Antillean Palm-Swift spend the majority of their time on the wing, presumably foraging for insects in flight. Other than this general information, little about its behavior is known. The flight is described as "very rapid, erratic [and] bat-like, gliding between flapping spurts" (Raffaele et al. 1998). They primarily forage over vegetation, low near the ground (no higher than 20 m; Raffaele et al. 1998), but Wetmore observed a "swarm of these little birds" darting in and out of a tannery under a "long shed-like structure", where he surmised the swifts were feeding on the many flies attracted by the tannery.
Little information. Antillean Palm-Swifts are colonial breeders, nesting in colonies of up to 30 pairs (Wetmore and Lincoln 1933), so presumably any territorial behavior is expressed only in a very small area. There is no information on home range size for Antillean Palm-Swift.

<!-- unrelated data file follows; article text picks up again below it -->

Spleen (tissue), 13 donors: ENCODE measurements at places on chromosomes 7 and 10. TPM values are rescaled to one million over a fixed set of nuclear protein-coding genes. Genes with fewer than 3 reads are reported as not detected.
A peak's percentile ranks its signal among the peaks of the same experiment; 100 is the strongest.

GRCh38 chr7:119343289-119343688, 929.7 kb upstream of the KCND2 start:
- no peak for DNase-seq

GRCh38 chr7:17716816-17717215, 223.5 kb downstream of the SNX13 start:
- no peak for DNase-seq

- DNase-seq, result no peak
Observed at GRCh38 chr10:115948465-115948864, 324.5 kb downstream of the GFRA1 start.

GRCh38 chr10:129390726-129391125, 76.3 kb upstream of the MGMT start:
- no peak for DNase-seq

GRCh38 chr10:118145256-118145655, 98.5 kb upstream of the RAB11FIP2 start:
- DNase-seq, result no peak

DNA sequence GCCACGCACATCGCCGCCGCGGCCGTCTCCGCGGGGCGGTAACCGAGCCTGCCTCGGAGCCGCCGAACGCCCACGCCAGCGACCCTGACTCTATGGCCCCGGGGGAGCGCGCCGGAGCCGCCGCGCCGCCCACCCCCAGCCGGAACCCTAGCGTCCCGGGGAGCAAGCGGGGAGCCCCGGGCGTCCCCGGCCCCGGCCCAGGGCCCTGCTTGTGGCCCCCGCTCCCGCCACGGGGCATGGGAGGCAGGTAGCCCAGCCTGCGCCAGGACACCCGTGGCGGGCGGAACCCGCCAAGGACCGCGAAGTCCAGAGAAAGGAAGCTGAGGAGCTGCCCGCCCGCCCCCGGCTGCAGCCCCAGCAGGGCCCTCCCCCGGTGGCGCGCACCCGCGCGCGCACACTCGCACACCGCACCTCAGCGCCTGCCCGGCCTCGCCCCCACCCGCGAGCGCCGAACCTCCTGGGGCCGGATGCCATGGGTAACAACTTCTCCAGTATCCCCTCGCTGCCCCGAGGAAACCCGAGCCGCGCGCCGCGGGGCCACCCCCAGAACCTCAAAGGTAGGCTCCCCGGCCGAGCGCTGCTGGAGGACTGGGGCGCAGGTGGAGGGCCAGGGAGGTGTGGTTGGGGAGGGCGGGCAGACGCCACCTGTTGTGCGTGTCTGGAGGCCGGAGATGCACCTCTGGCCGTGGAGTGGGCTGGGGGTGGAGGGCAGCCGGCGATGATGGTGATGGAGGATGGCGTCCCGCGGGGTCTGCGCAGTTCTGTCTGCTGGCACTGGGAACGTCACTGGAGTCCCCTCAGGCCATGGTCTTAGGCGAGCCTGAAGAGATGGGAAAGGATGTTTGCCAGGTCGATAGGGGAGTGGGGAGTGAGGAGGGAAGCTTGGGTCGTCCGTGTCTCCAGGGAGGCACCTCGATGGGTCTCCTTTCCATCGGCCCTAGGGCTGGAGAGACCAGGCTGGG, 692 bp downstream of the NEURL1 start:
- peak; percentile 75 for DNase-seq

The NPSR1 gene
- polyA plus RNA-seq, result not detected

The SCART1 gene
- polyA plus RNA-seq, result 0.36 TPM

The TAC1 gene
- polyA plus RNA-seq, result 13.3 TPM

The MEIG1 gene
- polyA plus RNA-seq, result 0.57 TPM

Undescribed; presumably is at least socially monogamous.
Social and interspecific behavior
Antillean Palm-Swift usually forages in small single species groups, but sometimes associates with swallows, Caribbean Martin (Progne dominicensis) and Cave Swalllow (Petrochelidon fulva) (Kepler 1971).
No reports of predation on Antillean Palm-Swift?